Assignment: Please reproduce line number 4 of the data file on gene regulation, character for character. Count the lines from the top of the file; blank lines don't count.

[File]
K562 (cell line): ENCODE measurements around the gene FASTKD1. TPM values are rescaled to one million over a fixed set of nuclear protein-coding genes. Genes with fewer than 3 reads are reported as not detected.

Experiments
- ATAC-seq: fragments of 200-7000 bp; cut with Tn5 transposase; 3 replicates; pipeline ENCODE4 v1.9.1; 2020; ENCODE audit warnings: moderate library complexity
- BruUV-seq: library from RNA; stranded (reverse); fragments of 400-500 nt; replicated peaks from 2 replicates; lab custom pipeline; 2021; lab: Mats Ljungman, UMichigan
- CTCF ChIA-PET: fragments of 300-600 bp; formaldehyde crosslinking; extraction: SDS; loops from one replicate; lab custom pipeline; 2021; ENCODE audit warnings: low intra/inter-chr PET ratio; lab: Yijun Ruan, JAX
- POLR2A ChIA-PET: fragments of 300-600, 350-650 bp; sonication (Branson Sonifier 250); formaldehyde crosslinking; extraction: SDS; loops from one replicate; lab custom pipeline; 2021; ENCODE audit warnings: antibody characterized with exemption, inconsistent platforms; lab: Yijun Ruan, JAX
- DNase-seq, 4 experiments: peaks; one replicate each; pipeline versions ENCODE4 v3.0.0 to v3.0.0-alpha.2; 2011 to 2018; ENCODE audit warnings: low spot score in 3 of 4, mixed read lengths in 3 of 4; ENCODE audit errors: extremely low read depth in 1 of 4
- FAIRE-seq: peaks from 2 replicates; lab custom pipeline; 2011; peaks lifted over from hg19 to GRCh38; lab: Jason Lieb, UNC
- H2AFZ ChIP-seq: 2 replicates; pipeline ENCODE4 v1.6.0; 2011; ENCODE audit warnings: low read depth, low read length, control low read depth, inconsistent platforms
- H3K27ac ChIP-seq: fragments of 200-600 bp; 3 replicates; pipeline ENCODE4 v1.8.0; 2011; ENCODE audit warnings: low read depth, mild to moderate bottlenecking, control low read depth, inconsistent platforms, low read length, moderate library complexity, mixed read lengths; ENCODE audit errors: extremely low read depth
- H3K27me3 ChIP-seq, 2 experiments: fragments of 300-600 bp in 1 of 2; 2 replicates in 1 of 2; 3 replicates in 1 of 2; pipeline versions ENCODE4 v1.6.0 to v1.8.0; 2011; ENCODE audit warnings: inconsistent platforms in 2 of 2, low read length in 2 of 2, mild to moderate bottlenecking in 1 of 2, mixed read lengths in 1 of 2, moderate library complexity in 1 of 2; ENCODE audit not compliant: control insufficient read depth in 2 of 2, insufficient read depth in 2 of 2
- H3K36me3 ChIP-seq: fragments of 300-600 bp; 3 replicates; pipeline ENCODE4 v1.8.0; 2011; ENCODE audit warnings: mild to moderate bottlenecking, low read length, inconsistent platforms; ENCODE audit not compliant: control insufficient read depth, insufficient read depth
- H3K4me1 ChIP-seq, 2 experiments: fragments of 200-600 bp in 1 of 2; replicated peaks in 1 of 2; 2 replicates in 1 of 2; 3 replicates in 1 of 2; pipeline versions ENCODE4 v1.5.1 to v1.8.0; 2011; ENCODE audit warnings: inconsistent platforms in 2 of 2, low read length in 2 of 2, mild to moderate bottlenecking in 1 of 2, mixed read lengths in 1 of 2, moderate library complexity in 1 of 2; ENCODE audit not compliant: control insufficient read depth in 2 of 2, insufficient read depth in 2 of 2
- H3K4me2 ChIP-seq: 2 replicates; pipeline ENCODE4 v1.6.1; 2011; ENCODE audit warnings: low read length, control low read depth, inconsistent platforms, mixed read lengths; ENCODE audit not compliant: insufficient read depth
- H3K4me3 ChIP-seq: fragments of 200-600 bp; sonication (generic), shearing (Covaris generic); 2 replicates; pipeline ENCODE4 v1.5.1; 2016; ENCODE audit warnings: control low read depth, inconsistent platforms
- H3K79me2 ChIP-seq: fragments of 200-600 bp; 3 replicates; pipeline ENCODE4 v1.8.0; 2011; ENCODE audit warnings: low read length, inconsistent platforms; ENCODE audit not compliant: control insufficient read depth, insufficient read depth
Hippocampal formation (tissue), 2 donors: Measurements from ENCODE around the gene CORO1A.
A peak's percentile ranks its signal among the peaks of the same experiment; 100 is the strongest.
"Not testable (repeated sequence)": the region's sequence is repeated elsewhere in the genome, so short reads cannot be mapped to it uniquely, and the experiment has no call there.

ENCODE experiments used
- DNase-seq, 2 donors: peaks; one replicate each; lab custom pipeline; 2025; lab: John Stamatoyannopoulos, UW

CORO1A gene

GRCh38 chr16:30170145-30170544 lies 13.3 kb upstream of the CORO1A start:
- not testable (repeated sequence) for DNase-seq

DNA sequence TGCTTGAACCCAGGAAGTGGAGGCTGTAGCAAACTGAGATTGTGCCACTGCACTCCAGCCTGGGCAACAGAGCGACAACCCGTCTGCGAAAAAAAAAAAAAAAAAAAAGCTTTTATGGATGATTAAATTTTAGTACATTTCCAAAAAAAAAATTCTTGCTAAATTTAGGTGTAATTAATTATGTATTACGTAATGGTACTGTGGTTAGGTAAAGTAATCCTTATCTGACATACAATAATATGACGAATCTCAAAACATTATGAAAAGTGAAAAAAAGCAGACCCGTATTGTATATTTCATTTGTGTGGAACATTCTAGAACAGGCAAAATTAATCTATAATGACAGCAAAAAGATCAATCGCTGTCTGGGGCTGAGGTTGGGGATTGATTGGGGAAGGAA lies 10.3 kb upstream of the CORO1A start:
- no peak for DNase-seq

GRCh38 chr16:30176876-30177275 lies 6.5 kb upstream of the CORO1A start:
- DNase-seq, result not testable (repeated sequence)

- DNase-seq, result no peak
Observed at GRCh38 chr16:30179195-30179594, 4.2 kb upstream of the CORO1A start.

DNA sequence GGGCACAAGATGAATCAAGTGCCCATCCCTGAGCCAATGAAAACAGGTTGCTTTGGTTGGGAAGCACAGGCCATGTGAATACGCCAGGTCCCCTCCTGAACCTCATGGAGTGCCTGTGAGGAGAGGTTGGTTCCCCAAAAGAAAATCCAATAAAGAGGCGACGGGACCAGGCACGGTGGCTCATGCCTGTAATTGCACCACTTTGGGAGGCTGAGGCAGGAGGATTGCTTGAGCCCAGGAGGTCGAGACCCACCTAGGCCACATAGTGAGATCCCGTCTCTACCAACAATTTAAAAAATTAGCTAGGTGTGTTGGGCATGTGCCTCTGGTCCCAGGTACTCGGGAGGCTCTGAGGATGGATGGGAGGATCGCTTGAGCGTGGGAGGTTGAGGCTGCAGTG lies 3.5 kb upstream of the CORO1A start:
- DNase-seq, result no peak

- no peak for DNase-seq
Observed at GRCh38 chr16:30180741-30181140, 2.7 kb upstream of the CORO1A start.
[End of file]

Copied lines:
- BruUV-seq: library from RNA; stranded (reverse); fragments of 400-500 nt; replicated peaks from 2 replicates; lab custom pipeline; 2021; lab: Mats Ljungman, UMichigan